Friday 30 October, 2020

Amendment to allow joint staging of general, local gov't elections

In this file photo from the 2016 general election, voters queue at a polling station in West Rural St Andrew.

In this file photo from the 2016 general election, voters queue at a polling station in West Rural St Andrew.

The government has sent the clearest signal yet that it intends to have Jamaicans vote in both the general and local government elections on the same date, with the tabling of a motion in the House of Representatives on Tuesday that will amend the Representation of the People Act (ROPA).

Such a move will accomplish two things – it will prevent the electorate from going to the polls twice in the midst of the ongoing COVID-19 pandemic and it will save the government in the region of $700 million.

Leader of Government Business in the House, Karl Samuda, tabled the motion on behalf of Prime Minister Andrew Holness who signalled last month that he was open to the idea of having the two elections at the same time.

Samuda indicated that at the next sitting of the House, the Prime Minister will move to introduce the amendment to the ROPA.

Based on the proposed changes, there must be a minimum of 18 days and a maximum of 30 after nomination day, if the elections are to be held jointly.

Under the current legislation, nomination day must be scheduled a minimum of five days and a maximum of seven days after the announcement of the date of an election. There must also be a minimum of 16 days and a maximum of 23 days between nomination day and election day.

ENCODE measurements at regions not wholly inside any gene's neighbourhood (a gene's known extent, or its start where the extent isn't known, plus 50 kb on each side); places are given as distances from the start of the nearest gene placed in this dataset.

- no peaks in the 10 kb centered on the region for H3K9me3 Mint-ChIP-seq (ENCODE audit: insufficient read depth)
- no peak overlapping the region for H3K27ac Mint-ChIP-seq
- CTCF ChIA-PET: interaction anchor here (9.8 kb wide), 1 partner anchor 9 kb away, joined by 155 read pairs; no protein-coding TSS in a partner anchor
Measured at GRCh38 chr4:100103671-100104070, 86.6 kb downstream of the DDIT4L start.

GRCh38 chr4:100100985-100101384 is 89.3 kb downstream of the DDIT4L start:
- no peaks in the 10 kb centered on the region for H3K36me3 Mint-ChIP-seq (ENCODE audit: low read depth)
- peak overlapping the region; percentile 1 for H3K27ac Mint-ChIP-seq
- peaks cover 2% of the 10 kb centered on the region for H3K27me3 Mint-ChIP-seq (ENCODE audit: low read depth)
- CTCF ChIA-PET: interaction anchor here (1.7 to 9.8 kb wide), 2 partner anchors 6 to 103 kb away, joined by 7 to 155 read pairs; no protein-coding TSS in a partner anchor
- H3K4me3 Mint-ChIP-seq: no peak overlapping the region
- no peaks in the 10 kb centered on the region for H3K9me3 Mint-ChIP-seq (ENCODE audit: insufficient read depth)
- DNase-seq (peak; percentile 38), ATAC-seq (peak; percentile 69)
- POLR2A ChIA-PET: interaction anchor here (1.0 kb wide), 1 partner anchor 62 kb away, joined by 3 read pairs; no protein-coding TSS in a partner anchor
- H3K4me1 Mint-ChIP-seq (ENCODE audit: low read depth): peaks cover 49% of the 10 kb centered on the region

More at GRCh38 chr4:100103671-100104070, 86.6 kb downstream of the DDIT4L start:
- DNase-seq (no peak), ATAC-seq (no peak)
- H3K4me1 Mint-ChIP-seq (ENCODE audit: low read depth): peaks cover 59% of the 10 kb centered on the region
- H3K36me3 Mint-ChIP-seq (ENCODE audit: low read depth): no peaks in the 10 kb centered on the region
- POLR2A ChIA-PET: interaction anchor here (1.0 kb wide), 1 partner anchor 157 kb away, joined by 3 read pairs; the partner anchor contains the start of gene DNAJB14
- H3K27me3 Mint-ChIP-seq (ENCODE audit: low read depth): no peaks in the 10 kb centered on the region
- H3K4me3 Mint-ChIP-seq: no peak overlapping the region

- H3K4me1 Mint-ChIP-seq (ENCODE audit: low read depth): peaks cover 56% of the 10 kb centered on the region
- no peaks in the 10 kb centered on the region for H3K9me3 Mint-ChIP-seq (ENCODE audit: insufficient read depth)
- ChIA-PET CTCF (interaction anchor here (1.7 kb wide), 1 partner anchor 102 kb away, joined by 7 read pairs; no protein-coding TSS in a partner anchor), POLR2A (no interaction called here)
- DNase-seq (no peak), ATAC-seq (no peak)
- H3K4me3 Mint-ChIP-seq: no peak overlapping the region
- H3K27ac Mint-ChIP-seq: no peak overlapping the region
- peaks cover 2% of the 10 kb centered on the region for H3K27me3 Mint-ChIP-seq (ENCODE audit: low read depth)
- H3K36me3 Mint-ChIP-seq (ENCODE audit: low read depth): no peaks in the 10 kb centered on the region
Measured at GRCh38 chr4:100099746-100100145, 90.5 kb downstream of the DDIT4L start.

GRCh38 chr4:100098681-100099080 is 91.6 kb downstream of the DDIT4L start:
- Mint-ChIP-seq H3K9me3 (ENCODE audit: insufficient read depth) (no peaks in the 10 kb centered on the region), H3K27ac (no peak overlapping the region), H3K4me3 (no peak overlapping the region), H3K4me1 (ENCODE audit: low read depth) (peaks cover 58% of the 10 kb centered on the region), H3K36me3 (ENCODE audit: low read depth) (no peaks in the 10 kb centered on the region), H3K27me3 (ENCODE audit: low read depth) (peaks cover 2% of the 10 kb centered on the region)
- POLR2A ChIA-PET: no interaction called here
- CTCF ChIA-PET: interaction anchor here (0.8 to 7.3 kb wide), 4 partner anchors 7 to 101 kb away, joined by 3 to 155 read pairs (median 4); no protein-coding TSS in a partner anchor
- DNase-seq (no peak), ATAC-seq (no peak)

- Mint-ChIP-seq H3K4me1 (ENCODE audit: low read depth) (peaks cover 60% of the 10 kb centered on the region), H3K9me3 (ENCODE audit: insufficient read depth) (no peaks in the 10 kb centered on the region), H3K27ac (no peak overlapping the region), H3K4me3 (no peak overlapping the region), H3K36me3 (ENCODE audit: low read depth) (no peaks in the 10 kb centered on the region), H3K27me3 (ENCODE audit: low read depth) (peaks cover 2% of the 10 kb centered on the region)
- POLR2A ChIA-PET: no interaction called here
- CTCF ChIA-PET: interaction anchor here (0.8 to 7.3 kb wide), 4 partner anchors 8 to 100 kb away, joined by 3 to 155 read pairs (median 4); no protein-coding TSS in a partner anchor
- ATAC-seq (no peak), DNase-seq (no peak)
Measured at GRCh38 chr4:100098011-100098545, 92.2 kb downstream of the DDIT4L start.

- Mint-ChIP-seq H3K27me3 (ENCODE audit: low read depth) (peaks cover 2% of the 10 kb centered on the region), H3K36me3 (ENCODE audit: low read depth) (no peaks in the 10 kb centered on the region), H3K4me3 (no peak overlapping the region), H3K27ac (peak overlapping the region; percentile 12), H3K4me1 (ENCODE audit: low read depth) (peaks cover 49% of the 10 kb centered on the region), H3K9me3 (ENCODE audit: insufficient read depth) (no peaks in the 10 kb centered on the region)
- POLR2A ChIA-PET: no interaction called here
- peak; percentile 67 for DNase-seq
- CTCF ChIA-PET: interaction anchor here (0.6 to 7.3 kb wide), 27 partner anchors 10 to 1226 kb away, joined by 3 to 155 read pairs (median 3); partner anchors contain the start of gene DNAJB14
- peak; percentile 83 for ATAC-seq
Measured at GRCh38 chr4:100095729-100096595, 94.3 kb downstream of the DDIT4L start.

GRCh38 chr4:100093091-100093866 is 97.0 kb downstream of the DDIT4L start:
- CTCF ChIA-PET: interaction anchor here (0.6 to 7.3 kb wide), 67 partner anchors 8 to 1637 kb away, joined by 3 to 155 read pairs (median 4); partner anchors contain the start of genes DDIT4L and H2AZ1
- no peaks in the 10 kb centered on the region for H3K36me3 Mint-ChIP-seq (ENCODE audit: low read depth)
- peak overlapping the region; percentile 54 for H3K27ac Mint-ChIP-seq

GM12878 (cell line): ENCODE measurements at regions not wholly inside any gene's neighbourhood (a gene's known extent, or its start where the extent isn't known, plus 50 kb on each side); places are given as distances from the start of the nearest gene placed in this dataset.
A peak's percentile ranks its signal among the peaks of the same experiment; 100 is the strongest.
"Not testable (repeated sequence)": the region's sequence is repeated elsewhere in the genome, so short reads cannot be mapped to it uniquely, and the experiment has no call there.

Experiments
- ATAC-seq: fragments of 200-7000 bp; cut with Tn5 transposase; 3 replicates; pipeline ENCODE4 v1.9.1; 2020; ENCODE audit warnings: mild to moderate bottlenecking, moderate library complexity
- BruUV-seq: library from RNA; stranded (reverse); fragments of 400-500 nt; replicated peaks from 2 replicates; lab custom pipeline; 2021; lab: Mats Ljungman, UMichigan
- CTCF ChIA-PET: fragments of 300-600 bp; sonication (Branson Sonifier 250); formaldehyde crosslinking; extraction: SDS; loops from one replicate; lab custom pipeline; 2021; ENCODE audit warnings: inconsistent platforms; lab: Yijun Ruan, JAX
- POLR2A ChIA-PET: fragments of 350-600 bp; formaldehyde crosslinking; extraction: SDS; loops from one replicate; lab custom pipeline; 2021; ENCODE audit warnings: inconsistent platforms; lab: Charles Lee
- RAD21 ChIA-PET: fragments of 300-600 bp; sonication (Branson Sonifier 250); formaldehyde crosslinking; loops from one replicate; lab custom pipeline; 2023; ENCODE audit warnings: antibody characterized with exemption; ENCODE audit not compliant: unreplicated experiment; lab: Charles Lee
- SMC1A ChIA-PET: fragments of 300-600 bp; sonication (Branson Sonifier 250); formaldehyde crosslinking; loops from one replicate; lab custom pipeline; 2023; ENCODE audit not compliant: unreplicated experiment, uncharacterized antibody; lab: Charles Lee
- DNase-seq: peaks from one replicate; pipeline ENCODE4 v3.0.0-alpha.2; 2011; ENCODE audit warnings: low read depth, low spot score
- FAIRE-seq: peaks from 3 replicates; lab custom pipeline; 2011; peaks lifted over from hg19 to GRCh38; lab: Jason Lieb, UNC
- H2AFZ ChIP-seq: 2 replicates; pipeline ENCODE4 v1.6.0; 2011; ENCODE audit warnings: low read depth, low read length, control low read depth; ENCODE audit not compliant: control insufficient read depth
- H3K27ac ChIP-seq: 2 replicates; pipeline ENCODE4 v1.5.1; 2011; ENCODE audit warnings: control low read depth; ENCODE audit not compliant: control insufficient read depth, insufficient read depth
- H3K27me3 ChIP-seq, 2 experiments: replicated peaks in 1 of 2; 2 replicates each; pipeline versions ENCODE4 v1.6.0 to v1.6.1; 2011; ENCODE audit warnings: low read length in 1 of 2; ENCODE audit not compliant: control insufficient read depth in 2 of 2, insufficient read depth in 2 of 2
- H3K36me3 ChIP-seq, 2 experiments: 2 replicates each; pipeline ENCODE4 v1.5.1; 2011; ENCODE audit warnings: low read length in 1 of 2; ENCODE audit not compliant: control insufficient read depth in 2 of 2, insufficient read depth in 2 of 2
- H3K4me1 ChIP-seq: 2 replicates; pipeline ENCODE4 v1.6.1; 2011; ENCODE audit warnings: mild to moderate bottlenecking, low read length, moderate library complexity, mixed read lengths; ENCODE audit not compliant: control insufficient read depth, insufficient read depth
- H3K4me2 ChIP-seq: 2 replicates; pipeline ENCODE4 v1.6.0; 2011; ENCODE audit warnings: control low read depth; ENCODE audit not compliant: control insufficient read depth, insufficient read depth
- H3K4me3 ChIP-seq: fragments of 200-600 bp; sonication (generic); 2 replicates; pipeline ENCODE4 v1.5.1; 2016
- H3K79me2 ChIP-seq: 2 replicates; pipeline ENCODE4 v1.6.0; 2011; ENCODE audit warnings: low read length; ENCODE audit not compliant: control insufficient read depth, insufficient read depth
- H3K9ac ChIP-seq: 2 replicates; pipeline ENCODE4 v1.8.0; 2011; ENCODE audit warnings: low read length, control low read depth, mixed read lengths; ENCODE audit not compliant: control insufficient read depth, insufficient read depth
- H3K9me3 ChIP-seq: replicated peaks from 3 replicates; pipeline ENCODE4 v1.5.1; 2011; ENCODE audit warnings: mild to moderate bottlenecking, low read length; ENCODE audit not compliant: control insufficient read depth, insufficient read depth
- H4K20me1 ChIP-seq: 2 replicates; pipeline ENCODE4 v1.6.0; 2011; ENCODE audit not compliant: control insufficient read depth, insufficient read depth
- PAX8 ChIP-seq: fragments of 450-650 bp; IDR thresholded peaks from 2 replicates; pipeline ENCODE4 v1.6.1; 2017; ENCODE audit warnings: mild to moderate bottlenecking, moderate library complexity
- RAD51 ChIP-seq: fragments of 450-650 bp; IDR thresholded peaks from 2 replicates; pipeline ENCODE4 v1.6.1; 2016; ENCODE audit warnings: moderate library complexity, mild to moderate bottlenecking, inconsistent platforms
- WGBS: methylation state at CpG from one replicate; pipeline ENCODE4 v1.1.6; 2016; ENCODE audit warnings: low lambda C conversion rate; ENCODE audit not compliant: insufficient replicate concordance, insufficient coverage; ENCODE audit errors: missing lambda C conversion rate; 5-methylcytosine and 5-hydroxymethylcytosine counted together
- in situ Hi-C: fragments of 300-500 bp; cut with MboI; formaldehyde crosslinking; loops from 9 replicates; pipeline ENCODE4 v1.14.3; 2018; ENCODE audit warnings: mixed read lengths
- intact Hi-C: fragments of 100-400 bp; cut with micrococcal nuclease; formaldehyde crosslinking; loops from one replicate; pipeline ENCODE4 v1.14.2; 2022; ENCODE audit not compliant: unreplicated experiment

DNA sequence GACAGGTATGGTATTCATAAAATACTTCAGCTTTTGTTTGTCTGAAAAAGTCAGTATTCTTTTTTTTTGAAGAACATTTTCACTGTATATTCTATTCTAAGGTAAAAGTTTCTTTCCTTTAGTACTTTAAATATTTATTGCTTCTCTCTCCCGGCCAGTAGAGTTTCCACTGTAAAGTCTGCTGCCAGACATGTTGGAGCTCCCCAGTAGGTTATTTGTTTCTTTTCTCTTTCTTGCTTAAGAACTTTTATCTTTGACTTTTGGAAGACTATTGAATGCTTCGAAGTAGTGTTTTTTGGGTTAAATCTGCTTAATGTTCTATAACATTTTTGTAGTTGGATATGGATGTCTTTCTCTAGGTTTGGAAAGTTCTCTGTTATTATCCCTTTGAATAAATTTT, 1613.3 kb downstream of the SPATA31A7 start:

The director of elections, Glasspole Brown told a sitting of Parliament’s Public Administration and Appropriations Committee (PAAC) last month that if the Electoral Office of Jamaica was asked to conduct both elections, “We would require additional time; we think we could work with a minimum of 32 days between nomination [and election day]. You're talking about printing two million ballots for the two elections, and you're going to now print four million ballots, and there are a number of additional things that need to be done”.

At the time, Brown pointed to the $2.4-billion that was set aside in the 2020-21 budget for both elections. He said the EOJ’s preliminary estimate was that if the elections were combined “you'd be looking at savings close to three quarters of a billion dollars.”

The parliamentary Opposition has said it is willing to consider the joint polls but that the appropriate laws would have to be amended to facilitate the process.

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